Digital dividends

Riverorchid and the evolution of marketing in Southeast Asia

Daniel Otis
November 20, 2013

Riverorchid and the evolution of marketing in Southeast Asia

By Daniel Otis   Photograph by Sam Jam
Working exclusively within the Indochina region for 14 years, Riverorchid is a communications agency that prides itself on its regional expertise. With offices in five countries, the company has successfully run campaigns for clients as diverse as Nokia, Arsenal FC, L’Oréal and Chevrolet. In September, Riverorchid announced that its digital arm had merged with Notch, a leading Vietnamese digital marketing firm. The new joint venture, called Riverorchid Notch, is now offering digital marketing solutions to clients in Vietnam, Cambodia, Laos, Thailand and Myanmar. The Southeast Asia Globe sat down with Riverorchid’s digital group head, New Zealander Shea O’Neil, and the company’s Cambodian digital accounts manager, Kounila Keo, to talk about the recent merger, social media and the evolution of digital marketing in Southeast Asia.

Digital duo: Shea O’Neil (right) and Kounila Keo of Riverorchid stand in front of the many awards won by the agency. Sam Jam
Digital duo: Shea O’Neil (right) and Kounila Keo of Riverorchid stand in front of the many awards won by the agency. Sam Jam

How do Riverorchid Digital and Notch benefit from their recent merger? 
SO: The merger has allowed both of us to expand our capabilities. Riverorchid Digital is a strong creative agency with a firm presence in Indochina, while Notch has a strong technical background and a good reputation in Vietnam. When combined, this makes for a solid offer.
What exactly is involved in digital marketing? 
SO:A big part of our job is social media management – that’s literally making Facebook pages and responding to people when they ask things. In Cambodia, we work a lot with Nokia by managing conversations on their Facebook pages and building and running apps for them. In Vietnam, we’ve done microsite projects for clients such as Arsenal FC and Samsung.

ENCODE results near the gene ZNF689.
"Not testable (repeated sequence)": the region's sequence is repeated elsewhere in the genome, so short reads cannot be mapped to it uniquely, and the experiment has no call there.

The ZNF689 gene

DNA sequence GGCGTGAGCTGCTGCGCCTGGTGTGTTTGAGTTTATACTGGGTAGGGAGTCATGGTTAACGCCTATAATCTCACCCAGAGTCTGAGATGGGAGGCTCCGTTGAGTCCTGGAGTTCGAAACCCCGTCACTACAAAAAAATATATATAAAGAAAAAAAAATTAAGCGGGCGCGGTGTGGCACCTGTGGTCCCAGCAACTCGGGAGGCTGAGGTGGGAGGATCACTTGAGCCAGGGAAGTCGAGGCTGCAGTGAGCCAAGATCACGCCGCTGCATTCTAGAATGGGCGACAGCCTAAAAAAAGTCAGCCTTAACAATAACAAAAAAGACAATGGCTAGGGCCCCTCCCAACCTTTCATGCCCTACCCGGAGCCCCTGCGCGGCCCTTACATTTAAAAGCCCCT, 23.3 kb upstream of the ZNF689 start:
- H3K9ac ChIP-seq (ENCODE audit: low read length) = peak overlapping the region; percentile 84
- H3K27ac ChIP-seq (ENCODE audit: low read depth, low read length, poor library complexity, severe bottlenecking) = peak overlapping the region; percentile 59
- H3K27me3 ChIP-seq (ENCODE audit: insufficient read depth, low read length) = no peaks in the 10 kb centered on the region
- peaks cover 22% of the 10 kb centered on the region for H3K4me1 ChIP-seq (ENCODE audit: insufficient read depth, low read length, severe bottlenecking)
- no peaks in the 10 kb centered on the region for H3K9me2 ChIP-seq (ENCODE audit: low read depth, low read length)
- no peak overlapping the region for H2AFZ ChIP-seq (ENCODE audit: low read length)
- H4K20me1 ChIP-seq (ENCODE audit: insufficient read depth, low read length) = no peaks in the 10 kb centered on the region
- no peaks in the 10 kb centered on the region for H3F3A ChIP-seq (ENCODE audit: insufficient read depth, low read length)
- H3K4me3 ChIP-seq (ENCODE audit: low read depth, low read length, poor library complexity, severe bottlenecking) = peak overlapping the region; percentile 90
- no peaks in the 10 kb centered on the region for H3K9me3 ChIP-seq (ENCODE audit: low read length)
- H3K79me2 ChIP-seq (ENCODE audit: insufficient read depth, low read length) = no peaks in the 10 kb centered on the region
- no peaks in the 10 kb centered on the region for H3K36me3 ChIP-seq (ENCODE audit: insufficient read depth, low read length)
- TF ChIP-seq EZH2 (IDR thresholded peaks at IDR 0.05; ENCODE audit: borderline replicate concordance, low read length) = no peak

How is the digital world changing traditional marketing strategies?
SO:The advertising model is shifting from one where we stand in front of an audience and shout at them, to one where we’re joining in a conversation by managing digital spaces. Because digital advertising gives consumers the power to ignore or turn off an ad, we’re using social media to communicate with audiences, so we’re not just throwing things like traditional TV or billboard ads in their faces. Social media is a space where brands can make friends with and talk to consumers, which is a very different model to what has happened before.
Certain Indochinese countries, such as Cambodia and Myanmar, have some of the lowest internet penetration rates in Asia. Do you see this changing over time?
KK:Few people were using the internet in Cambodia before 2010. Since then, internet use has really taken off, with Facebook driving the traffic. I think it’s the same for other countries in the region, such as Laos and Myanmar. The Vietnamese and Thais, however, have been active on the internet since the early 2000s, with chat forums being particularly popular back then.
SO:Mobile access is also leading the change, especially in rural areas. We’re seeing incredible growth in mobile access in places such as Cambodia and Myanmar, where smartphones are also becoming increasingly popular.
Do digital marketing strategies differ between the countries you work in?
SO:In each country, the platforms and the way they are used is different. In Cambodia, where Facebook penetration is about 140% of the internet population, it’s almost as if Facebook and the internet are one thing. So, in Cambodia, brands focus on Facebook. In Vietnam on the other hand, Facebook is part of a wider digital communications strategy, but it’s definitely not the focus. In Vietnam, it starts with the website.
Does internet censorship interfere with your work?
SO:There are restrictions in places such as Vietnam and Myanmar, but for us, it just means being more creative. The interesting thing is that while restrictions might add barriers for brands, audiences always find ways around them. Vietnam, for example, is one of the fastest growing Facebook markets in the world, yet Facebook was unofficially blocked there until last year.
What will happen to brands that fail to make inroads into social media?
KK:I think it’s very important for brands to be present on social media, because that’s where audiences are investing their time and attention. Brands will miss an opportunity to engage audiences if they lack
online visibility.
Also view:
“Virtual democracy” – The rapid spread of social media is altering Cambodia’s political landscape, and the old guard is struggling to keep up
“School’s out…” – An online movement sweeping the world has the power to change education as we know it
“Sharing is caring” – Are Indonesia’s young digital natives amusing themselves into a state of political antipathy, or will the latent capacity of social media be unleashed in next year’s elections?

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